From Kodak to Vine: Marketing in the Mad Men Era and Today

Don Draper

In advertising, the tech whiz and the graphic designer often seem opposed to one another. This raises the question: What makes a good marketing campaign? Is it metrics, or is it imagination? Or is it a combination of both, as this infographic from the Salesforce blog suggests? The fact that so much of marketing now relies on techno

Technology and emotion: Are they rivals?

logy makes it seem like things have changed a lot since the 1960s period portrayed in “Man Men,” when story and emotion reigned supreme as a way to convince customers to buy something. On the other hand, even “Mad Men” couldn’t resist tackling the idea of technology. In the scenario depicted in this video, the representatives from Kodak company are hoping to exploit the idea of the wheel as technology in their marketing campaign for a slide projector. This is a challenge because the wheel is old technology, no longer glittery, new and exciting.

Technology and emotion: Are they rivals?

In the past, at least as it’s represented by the popular television show, advertising was all about appealing to emotions. And creating sentiment is what Don Draper does best. In another episode, he even claims that marketers invented the idea of love to sell products to consumers. In this particular scenario, Draper turns away from technology to emphasize story. In his mind, this is far more powerful than anything technology can do. In his pitch, he ends up combining the idea of technology with nostalgia to create a powerful speech that awes the Kodak employees and sends one of his own team members crying from the room.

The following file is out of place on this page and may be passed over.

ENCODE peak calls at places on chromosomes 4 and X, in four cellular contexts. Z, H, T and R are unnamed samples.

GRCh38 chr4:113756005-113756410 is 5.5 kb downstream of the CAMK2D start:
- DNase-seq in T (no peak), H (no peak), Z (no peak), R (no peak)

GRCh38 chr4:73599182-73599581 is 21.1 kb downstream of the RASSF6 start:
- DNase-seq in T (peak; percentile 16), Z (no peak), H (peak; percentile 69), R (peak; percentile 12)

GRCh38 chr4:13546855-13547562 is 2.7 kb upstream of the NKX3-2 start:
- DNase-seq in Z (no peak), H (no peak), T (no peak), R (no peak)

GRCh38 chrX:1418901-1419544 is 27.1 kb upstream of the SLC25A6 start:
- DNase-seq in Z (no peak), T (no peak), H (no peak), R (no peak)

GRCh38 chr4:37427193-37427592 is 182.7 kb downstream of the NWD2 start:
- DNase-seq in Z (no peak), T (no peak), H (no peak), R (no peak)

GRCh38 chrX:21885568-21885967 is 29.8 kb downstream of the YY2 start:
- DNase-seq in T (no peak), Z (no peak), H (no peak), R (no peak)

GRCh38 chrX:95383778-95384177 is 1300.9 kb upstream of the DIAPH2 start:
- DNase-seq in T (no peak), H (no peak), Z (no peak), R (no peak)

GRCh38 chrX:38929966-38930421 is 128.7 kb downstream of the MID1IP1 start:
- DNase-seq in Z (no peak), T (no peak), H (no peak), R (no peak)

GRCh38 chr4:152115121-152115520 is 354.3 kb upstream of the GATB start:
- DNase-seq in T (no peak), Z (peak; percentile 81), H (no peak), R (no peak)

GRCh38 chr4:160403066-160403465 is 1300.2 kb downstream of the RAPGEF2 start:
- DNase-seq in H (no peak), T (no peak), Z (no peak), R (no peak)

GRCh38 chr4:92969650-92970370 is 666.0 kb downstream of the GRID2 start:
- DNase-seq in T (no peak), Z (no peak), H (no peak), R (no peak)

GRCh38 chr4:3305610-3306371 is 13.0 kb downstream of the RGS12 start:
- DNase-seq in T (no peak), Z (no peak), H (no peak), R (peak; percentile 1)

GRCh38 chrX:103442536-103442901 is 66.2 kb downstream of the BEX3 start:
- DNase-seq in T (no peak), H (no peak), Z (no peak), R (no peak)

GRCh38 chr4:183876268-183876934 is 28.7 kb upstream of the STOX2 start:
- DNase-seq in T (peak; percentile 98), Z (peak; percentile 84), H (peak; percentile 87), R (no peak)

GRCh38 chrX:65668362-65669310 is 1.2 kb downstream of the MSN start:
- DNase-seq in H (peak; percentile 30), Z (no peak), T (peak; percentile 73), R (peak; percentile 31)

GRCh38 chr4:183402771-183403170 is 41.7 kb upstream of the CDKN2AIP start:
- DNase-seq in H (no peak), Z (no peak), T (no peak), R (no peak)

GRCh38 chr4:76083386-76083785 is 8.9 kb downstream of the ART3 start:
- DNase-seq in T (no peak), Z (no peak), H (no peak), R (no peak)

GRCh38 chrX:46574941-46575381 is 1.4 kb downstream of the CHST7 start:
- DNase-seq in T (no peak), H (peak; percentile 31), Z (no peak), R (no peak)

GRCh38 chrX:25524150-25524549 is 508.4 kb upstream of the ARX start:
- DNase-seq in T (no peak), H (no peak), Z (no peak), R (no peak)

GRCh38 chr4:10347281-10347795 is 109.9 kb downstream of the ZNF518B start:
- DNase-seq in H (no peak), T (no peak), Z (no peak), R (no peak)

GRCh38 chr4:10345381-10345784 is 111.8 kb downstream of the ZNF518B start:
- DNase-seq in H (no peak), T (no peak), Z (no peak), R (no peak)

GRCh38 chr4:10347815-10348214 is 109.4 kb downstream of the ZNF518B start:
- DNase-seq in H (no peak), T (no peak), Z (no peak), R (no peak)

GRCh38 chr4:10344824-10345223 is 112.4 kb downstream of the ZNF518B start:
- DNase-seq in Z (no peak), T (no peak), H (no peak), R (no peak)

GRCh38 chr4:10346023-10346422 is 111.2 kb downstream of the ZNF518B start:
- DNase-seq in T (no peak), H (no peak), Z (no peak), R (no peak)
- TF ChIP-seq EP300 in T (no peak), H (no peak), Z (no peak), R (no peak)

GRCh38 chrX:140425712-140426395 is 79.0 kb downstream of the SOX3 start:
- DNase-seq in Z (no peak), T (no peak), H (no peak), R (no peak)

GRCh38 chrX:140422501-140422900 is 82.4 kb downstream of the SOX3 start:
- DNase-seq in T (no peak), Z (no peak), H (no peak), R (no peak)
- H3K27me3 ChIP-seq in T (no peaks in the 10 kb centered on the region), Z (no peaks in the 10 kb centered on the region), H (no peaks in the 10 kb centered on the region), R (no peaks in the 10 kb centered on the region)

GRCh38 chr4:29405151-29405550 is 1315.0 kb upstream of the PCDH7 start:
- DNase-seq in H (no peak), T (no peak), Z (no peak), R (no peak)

In the end, maybe advertising in the “Mad Men” era isn’t so different from advertising today. Storytelling and emotion still play a key role in successful marketing. When these tools are combined with technology, particular the analytics systems available today, marketers can craft powerful messages and measure their success in a way that wasn’t possible for Don Draper.

The power of storytelling

In this scene, Don talks about nostalgia, referring to its Greek definition, which means “a pain from an old wound,” he says. To make the Kodak projector wheel exciting, he decides to rename it “the carousel,” to evoke a sentiment of childhood. He refers to this wheel as a time machine, which transports people back to a moment they wish they could relive.

In other words, he crafts a powerful metaphor that introduces a new product and makes it exciting by relating it to an object that everyone is familiar with, but also one that people generally associate with youth, happiness and freedom. This concept is one of the same fundamental ideas that Switch uses when creating explainer videos for clients. While there are other aspects that go into the making of a successful product video, the concept of narrative is central to creating a memorable video. Not only does a story help people care about a product, it also helps them remember the information being presented by relating it to something familiar.

Technology creates new mediums and tools

Like it or not, things have changed a great deal since the 1960s. The mediums are evolving all the time. Promotions are increasingly taking place online and utilizing new formats like streaming video and social media platforms like Vine and Instagram to relay advertisements. It’s rare that marketers work in film like Kodak, and photo projectors have themselves become obsolete objects of nostalgia. Another change that has come about in the contemporary era is that embracing technology has become increasingly important. Using metrics to measure the success of online videos can help marketers maker campaigns that work better. When it comes down to it, digital tools and good old-fashioned storytelling still work together to make campaigns that people engage with.

From Kodak to Vine: Marketing in the Mad Men Era and Today was last modified: by

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